Ancient Poems About Laborers’ Plight

On International Workers’ Day, we take a look at how ancient poets wrote about labor and the working classes

As a common slogan went during China’s Mao years, “Labor is the most glorious (劳动最光荣).” Nowadays, though, many of the country’s overworked tech programmers or “lying flat” urbanites may disagree—even today, on a public holiday for International Workers’ Day.

It could be worse: For centuries, the majority of the Chinese population worked manual jobs as peasant farmers suffering heavy tax burdens and unrelenting work hours for their troubles.

Ancient poets, a privileged and scholarly group, drew inspiration from the hardship and grit of the laboring classes in their poetry. From farmers working under the summer sun, charcoal sellers shivering in the winter snow, to silkworm breeders who couldn’t afford the garments they worked to make, poets regularly recorded their hard lives, expressed sympathy, and denounced social inequality.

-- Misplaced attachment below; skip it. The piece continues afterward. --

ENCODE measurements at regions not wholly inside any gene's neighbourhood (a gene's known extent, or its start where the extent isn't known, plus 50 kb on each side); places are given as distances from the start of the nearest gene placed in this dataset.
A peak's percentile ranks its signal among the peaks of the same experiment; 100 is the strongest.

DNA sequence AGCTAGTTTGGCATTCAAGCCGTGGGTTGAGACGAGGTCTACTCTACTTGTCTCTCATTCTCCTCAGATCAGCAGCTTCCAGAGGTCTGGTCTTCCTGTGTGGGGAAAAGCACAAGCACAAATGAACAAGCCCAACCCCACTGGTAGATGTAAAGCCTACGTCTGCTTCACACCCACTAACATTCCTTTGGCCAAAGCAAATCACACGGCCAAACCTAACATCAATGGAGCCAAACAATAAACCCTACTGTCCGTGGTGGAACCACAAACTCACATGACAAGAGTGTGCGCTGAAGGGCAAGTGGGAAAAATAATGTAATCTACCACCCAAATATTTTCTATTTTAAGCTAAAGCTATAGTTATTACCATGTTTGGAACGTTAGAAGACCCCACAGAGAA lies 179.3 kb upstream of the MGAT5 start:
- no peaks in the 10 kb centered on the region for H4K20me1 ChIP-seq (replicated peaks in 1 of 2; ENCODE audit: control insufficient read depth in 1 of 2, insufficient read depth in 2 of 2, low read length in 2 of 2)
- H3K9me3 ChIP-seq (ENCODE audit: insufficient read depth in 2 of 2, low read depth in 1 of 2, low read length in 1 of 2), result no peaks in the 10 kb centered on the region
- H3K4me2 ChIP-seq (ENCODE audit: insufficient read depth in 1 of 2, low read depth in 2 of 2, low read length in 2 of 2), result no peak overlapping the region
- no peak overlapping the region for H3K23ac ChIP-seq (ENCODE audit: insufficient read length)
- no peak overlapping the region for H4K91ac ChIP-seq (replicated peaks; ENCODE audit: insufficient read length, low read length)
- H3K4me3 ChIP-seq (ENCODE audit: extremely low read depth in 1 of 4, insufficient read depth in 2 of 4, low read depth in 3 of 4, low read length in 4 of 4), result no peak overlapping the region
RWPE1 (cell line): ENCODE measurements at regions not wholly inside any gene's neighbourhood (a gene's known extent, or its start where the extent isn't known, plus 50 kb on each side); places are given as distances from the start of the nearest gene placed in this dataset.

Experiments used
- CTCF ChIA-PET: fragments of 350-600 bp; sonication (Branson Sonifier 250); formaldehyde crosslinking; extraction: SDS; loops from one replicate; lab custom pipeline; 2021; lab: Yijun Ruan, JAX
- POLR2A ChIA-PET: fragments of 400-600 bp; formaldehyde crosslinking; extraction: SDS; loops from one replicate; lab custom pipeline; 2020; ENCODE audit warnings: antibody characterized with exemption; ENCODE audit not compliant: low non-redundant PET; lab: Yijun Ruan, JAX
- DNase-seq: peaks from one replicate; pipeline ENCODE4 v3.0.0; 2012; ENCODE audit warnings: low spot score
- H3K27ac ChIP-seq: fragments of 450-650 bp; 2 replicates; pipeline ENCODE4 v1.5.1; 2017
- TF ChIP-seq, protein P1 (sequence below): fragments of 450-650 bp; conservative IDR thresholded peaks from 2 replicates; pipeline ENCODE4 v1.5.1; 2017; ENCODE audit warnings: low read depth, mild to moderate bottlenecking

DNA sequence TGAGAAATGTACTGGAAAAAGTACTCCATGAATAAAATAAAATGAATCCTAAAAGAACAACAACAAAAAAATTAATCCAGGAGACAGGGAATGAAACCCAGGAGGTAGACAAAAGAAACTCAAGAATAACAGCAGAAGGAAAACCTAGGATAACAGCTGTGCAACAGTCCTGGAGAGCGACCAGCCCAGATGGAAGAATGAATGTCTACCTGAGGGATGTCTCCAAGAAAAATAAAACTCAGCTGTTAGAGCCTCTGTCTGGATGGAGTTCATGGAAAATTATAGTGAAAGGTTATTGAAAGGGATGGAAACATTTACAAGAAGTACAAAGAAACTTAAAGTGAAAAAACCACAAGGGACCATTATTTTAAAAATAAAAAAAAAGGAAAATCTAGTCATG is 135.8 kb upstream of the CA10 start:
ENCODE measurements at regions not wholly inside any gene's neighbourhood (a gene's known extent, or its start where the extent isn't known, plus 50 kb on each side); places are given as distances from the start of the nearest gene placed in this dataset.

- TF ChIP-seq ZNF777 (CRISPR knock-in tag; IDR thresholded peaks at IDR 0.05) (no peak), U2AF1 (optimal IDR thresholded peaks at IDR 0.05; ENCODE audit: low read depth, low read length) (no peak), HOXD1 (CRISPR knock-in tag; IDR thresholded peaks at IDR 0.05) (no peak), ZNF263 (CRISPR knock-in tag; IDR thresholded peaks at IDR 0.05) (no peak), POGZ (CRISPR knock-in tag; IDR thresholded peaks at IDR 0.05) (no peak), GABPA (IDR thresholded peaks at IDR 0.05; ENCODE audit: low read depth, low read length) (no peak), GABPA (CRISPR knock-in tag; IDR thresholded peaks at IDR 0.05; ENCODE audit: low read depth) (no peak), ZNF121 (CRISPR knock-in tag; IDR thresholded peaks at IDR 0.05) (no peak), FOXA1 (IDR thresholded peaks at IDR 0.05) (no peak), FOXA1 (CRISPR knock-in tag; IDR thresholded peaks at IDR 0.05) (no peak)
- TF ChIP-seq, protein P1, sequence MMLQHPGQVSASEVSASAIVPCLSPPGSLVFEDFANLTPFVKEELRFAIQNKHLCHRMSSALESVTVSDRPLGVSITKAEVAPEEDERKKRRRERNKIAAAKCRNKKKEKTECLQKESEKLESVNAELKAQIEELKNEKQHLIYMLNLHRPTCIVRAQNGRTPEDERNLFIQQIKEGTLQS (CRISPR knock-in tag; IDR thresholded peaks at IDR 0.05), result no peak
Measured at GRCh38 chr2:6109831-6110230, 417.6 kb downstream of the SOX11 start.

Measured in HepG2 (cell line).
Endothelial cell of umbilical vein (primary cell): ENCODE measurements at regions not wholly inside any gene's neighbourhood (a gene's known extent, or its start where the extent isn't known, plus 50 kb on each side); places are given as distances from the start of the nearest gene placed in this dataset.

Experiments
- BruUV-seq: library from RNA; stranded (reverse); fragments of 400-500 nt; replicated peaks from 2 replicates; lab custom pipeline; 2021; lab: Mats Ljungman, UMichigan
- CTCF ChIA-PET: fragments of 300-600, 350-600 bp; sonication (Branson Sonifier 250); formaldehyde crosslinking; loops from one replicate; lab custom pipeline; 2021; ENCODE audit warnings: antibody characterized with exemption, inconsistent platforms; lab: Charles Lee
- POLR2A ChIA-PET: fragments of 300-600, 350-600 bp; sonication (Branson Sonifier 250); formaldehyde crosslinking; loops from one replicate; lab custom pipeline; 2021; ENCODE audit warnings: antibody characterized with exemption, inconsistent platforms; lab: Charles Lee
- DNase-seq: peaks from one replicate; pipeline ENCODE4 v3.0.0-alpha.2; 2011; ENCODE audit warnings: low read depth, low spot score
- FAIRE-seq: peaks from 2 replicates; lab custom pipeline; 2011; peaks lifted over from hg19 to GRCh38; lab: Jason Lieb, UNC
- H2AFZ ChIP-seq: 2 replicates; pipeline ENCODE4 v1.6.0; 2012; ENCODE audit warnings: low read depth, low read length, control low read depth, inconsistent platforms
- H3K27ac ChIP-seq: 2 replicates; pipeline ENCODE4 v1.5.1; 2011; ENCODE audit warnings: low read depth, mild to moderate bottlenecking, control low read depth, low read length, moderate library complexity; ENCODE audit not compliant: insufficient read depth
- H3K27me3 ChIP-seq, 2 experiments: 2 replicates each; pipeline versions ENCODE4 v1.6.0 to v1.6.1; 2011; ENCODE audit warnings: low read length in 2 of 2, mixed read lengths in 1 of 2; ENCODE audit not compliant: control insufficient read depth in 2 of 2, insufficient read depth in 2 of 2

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author Sun Jiahui (孙佳慧)

Sun Jiahui is a freelance writer and former editor at The World of Chinese. She writes about Chinese language, society and culture, and is especially passionate about sharing stories of China's ancient past with a wider audience. She has been writing for TWOC for over six years, and pens the Choice Chengyu column.

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